Neurology Rapid City SD

Try a wide variety of mental games, from crossword puzzles to computer games. Experts say seniors tend to do what they're good at over and over again. While that may improve proficiency, it doesn't form new neuronal connections or boost neurotransmitter production in the brain like new and diverse experiences do.

Allen Lyle Gee, MD
Rapid City, SD
Specialties
Neurology
Gender
Male
Education
Medical School: Univ Of Ne Coll Of Med, Omaha Ne 68198
Graduation Year: 1996

Data Provided by:
Robert Cameron Finley
(605) 341-3770
2929 5th St
Rapid City, SD
Specialty
Neurology

Data Provided by:
Matthew Edward Simmons
(605) 341-3770
2929 5th St
Rapid City, SD
Specialty
Neurology

Data Provided by:
Heather G Cwach
(605) 341-3770
2929 5th St
Rapid City, SD
Specialty
Neurology

Data Provided by:
Stuart Glen Rice, MD
(605) 341-2424
4141 5th St
Rapid City, SD
Specialties
Neurological Surgery
Gender
Male
Education
Medical School: Med Coll Of Wi, Milwaukee Wi 53226
Graduation Year: 1987

Data Provided by:
Donald A Potts, MD
(816) 350-5300
2405 Golden Eagle Dr
Rapid City, SD
Specialties
Family Practice, Child Neurology
Gender
Male
Education
Medical School: Univ Of Ks Sch Of Med, Kansas City Ks 66103
Graduation Year: 1962

Data Provided by:
Francisco Sanchez
(605) 719-5650
2805 5th St
Rapid City, SD
Specialty
Neurosurgery

Data Provided by:
Edward Louis Seljeskog, MD
(605) 341-2424
2151 Skyline Ranch Rd
Rapid City, SD
Specialties
Neurological Surgery
Gender
Male
Education
Medical School: Univ Of Mn Med Sch-Minneapolis, Minneapolis Mn 55455
Graduation Year: 1959
Hospital
Hospital: Rapid City Regional Hospital, Rapid City, Sd
Group Practice: Spine Center At Rapid City

Data Provided by:
Robert D MacLachlan
(605) 341-2424
4141 5th St
Rapid City, SD
Specialty
Neurology

Data Provided by:
Matt Edward Simmons, MD
(605) 341-3770
2929 5th St Ste 240
Rapid City, SD
Specialties
Neurology
Gender
Male
Education
Medical School: Creighton Univ Sch Of Med, Omaha Ne 68178
Graduation Year: 1985

Data Provided by:
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7 Ways to Save Your Brain

Provided by: 

A 2009 Mayo Clinic study found that of 1,300 people ages 70 to 89, those that had regularly engaged in mentally challenging activities, such as reading, playing games, and doing crafts, in their 50s and early 60s were 40 percent less likely to develop memory loss than those who hadn’t. Follow these simple steps to stay sharp as you age.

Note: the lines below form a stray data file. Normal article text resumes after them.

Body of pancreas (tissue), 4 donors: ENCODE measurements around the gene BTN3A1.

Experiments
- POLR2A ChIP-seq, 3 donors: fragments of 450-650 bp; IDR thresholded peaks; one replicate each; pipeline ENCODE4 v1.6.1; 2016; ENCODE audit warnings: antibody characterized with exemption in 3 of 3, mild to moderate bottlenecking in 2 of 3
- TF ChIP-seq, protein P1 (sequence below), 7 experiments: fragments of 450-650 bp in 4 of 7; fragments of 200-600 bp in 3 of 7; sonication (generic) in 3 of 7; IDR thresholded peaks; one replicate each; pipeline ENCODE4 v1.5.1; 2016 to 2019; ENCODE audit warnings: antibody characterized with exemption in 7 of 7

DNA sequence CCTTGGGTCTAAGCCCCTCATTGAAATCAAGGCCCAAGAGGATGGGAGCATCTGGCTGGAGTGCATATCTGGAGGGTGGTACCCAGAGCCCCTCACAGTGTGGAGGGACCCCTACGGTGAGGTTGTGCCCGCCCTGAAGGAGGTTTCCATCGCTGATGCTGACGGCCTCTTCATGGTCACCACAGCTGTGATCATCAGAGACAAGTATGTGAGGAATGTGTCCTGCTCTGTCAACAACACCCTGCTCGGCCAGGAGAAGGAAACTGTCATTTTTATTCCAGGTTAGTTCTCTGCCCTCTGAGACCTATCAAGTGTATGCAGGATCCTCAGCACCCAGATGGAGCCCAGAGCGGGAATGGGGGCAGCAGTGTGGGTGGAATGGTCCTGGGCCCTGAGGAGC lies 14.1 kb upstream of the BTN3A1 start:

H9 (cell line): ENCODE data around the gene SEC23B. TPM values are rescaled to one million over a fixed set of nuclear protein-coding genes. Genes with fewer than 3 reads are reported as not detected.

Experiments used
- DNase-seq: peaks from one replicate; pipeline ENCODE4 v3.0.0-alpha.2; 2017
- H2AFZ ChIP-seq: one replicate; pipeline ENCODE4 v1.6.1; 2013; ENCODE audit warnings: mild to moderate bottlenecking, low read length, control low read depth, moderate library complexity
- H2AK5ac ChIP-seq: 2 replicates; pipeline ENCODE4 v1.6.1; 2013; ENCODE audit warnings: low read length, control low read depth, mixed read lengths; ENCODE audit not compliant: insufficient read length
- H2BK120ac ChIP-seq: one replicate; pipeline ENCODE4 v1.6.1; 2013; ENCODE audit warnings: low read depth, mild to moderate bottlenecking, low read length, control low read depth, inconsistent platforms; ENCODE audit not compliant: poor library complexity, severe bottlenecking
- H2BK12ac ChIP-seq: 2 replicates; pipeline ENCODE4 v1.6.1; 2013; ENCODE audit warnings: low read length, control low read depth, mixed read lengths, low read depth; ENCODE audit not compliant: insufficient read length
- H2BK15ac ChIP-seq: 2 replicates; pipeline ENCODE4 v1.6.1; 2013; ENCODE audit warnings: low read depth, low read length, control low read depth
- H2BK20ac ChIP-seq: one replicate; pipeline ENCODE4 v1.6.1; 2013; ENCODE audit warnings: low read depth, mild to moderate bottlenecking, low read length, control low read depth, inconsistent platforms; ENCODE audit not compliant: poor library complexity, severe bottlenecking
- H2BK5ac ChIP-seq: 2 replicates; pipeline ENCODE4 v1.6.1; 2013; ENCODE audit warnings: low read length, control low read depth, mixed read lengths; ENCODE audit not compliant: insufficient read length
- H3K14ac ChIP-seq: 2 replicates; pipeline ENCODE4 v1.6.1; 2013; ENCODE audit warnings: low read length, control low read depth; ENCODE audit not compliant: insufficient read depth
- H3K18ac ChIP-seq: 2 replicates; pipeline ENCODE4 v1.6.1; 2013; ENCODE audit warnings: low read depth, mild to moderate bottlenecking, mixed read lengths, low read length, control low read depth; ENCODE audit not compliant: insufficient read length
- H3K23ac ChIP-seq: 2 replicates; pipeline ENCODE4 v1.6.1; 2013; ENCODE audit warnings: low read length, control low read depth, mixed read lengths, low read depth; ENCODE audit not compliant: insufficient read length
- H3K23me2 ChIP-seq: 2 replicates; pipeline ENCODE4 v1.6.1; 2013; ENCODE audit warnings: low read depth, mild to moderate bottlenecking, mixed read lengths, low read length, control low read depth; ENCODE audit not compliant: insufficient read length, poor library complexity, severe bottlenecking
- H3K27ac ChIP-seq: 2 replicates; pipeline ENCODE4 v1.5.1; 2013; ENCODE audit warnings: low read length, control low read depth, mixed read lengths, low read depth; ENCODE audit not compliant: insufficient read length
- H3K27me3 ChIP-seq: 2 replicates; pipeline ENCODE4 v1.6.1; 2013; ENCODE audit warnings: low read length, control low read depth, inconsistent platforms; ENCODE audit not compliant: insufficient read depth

Hone your manual skills: Learn a new instrument, start quilting, build a model airplane, or get going on those carpentry projects you’ve been putting off. Such activities not only help promote hand and finger dexterity, they also foster the development of new neural connections.

Learn one new word every day: This engages the brain’s language centers, frontal lobe, and memory circuits. “It’s like aerobics for your brain,” says George Washington University Neurology Professor Richard Restak, MD.

Challenge your short-term memory: Although iPhones and BlackBerries may be convenient, they have one downside: They’ve robbed us of the need to commit things to memory. Do it anyway. Memorize your grocery list, your friends’ phone numbers, the US presidents in order, every state’s capital city. As the saying goes, if you don’t use it, you lose it.

Mix it up: Try a wide variety of mental games, from crossword puzzles to computer games. Experts say seniors tend to do what they’re good at—over and over again. While that may improve proficiency, it doesn’t form new neuronal connections or boost neurotransmitter production in the brain like new and diverse experiences do.

Be friendly: Engage in social activities as much as possible. Multiple studies have shown that living a solo life can vastly increase your risk of dementia. One recent Swedish study of 2,000 men and women found that people living alone at age 50 had twice the risk of developing dementia 21 years later than those who were living with a partner in middle age.

Shut the TV off: Research shows that those who watch minimal TV are as much as 50 percent less likely to develop Alzheimer’s disease.

Keep working: Resist the temptation to retire early. A recent British study of 382 men found a significant association between later retirement and later onset of Alzheimer’s disease.

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